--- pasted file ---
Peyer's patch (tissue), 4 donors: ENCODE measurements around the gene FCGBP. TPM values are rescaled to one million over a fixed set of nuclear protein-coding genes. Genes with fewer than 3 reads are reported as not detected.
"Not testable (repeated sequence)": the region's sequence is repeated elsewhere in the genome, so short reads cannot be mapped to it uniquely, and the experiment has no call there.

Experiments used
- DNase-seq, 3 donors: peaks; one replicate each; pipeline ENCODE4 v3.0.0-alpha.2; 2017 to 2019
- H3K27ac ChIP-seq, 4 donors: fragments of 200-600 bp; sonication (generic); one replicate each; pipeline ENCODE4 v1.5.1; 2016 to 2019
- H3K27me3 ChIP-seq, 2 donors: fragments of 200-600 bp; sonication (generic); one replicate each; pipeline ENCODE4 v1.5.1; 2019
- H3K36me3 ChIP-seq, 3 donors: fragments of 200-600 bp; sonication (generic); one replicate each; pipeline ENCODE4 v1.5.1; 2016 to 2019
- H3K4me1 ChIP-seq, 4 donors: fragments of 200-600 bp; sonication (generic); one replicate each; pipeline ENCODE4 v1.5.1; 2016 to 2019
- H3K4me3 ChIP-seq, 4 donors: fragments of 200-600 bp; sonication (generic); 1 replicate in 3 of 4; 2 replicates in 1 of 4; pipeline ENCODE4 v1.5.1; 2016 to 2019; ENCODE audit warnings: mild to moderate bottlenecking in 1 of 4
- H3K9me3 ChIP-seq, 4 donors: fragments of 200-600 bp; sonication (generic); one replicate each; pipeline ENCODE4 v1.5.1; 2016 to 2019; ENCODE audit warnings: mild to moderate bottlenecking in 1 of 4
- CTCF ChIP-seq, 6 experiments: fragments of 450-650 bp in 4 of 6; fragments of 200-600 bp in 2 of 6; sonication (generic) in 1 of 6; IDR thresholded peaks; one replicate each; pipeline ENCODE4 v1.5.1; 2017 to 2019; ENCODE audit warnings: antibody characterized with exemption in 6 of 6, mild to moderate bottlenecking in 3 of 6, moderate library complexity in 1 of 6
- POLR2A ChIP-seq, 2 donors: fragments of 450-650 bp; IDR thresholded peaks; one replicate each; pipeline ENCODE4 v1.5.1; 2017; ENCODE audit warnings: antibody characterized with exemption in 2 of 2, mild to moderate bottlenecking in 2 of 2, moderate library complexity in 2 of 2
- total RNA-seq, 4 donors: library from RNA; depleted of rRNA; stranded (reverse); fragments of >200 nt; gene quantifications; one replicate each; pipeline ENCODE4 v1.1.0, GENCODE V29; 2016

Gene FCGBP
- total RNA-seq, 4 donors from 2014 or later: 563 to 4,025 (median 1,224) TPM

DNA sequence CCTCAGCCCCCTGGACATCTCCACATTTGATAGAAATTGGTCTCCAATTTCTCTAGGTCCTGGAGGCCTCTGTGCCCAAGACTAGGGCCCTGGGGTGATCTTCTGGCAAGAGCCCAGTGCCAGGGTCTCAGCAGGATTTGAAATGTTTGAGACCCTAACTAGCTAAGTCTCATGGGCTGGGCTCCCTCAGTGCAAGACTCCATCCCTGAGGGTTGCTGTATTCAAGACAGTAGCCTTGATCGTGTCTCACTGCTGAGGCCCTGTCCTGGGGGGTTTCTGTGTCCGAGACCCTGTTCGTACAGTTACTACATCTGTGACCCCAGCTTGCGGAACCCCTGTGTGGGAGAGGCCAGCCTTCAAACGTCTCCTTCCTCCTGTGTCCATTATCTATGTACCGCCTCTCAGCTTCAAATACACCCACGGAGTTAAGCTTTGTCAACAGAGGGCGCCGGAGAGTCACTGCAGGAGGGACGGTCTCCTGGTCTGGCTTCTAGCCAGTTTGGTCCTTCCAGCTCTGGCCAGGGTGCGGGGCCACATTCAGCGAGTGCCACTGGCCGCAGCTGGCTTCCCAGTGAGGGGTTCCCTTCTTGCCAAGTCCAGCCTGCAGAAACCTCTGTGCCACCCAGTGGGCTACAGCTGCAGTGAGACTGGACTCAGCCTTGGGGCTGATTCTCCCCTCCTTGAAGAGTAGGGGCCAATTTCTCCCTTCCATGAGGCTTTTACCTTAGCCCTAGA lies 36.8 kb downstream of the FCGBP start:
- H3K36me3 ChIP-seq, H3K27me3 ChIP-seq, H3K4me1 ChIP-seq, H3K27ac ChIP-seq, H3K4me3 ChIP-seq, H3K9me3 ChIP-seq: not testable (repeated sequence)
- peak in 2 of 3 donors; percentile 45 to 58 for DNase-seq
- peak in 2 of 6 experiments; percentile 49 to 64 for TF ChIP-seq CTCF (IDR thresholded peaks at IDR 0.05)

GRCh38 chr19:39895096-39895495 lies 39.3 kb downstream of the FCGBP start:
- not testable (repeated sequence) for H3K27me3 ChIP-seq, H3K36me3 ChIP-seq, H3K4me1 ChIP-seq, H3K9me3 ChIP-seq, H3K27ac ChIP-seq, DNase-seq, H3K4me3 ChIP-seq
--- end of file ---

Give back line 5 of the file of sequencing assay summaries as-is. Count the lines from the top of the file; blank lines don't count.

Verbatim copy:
- H3K27ac ChIP-seq, 4 donors: fragments of 200-600 bp; sonication (generic); one replicate each; pipeline ENCODE4 v1.5.1; 2016 to 2019